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Bobby Webster was a little more than 24 hours away from his fourth draft as general manager of the Raptors.
The start of free agency was on the horizon less than 48 hours after the draft.
Training camps are set to open two weeks in two weeks.
Each event entails months and months of preparation and planning. Never before have all three been so close on the calendar.
But looming over all of it like a black cloud that just won’t go away is the prospect unique to the Raptors of nailing down a place to play this year and somewhere to hold training camp.
No other team in the NBA has these issues. All 29 U.S.-based clubs are focussed solely on the construction of their respective rosters whether that’s draft related or in free agency.
Webster only wishes his schedule was that uncluttered.
The Raptors must keep pace on those issues with their 29 partners in the league while concurrently trying to convince the Canadian government they can remain in Toronto and host games safely while not endangering the Canadian public but also looking into which alternative site, should the Canadian government not be swayed by the Raptors arguments, to host games and training camp.
“Nothing is finalized,” Webster said Tuesday. “I think as you can probably imagine the number of collective work hours spent on this every single day, you can probably imagine all the different paths. Obviously we have to work with the NBA, we have to work with wherever we do training camp, where we would play at, so there’s just in some ways an infinite number of boxes to check in each location. So we’re doing that in a couple different ones and obviously we hope to have some resolution obviously in Toronto or the alternate location here as soon as possible.”
This isn’t just multi-tasking the Raptors are doing right now, it’s multi-tasking X ten.
Meanwhile reports surfaced yesterday that the league is telling teams they must be in their home market no later than Nov. 30 to begin coronavirus testing.
Again 29 other teams know where that is going to be, Toronto does not.
“We are working on … a kind of parallel path here which is we want to stay in Toronto but as we all know time is of the essence and we are also working on a path to play elsewhere,” Webster said. “We want to be in Toronto. We want to play here, but we are also realistic about the timing and respectful of the protocols Public Health has to go through so it’s a little bit of both. It doesn’t necessarily affect our operations. I think we all know we’ll run a basketball team and the 72 games will get played but just where that is probably more of a … drain on personal decisions and families which always looms large in this industry.”
There is no definitive timeline about nailing down where the team will play. Webster would only say he anticipated a final answer in the near future. He clearly would like to provide one sooner than later.
“At some point (assuming Toronto is not an option) we’re asking people here to uproot their lives and go to a place that, you know, they may potentially be away from their families for six to seven months,” Webster said. “So I think we want to be respectful of that, and we want people to feel like we’re going somewhere where we feel safe and they feel like they can settle in.”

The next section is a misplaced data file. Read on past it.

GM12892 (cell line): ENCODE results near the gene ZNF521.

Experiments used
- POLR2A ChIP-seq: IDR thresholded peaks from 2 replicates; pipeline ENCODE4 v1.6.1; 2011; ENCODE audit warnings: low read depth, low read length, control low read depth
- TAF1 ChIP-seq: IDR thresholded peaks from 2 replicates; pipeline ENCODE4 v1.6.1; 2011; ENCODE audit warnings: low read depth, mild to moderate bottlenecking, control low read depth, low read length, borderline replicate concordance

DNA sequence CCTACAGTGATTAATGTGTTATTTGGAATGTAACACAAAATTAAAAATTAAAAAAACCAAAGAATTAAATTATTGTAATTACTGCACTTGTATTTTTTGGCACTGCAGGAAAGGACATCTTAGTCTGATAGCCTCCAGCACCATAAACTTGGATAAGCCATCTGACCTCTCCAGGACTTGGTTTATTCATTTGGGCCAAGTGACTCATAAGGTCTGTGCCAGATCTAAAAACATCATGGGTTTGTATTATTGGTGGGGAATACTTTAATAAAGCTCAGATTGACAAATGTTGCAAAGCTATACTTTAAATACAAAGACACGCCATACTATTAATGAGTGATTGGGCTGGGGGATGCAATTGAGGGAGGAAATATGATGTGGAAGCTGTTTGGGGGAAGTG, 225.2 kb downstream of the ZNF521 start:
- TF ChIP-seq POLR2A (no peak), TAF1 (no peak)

AS FOR THE DRAFT
Webster made it clear that whatever challenges the pandemic posed to the Raptors’ draft preparations were overcome.
“I think the pandemic taught us all (about) adaptability and being flexible so while we missed out on a few of those typical draft experiences, I think what maybe we gained was we got to talk to — I don’t even know — probably upwards of 70 kids which we wouldn’t typically do,” Webster said. “It forced us to watch a lot more film so just a lot of different ways of evaluation and as has been stated elsewhere we won’t know how much it hurt or helped the league in the evaluation until a couple of years down the line. But as of right now, we don’t feel any less prepared than we had in the past.”
Besides the unique circumstances team’s went through in their draft run-up, Webster believes what makes this draft different from previous one’s is the lack of consensus on the talent available between the 10th and 40th picks.
“There’s just a ton of uncertainty in the middle of the draft, and I kind of feel that and sense that maybe different than in years past,” Webster said. “So, there might be some uncertainty about evaluating the players but I think, at the same time, there’s just a large chunk of guys in the middle here that it’s really hard to pick where are they going to go. Maybe we have a guy at 10 who goes 40 and maybe they have a guy who’s 40 who goes 10.”
With the Raptors picking 29th in the first round, that could create a scenario where they land a talent they had no business landing.
Of course that wouldn’t be the first time that has happened with this management team.
ODDS AND ENDS
Webster took the opportunity to reiterate that pending restricted free agent Fred VanVleet remains the team’s top priority this shortened off-season … Even if the Raptors end up starting the year playing their schedule out of Tampa or Nashville or somewhere other than Toronto, there remains a distinct possibility that they could be back in Toronto before the season finished. “There is going to be, as you all have seen, a natural break in the season, so there would be an opportunity to transition back,” Webster confirmed.
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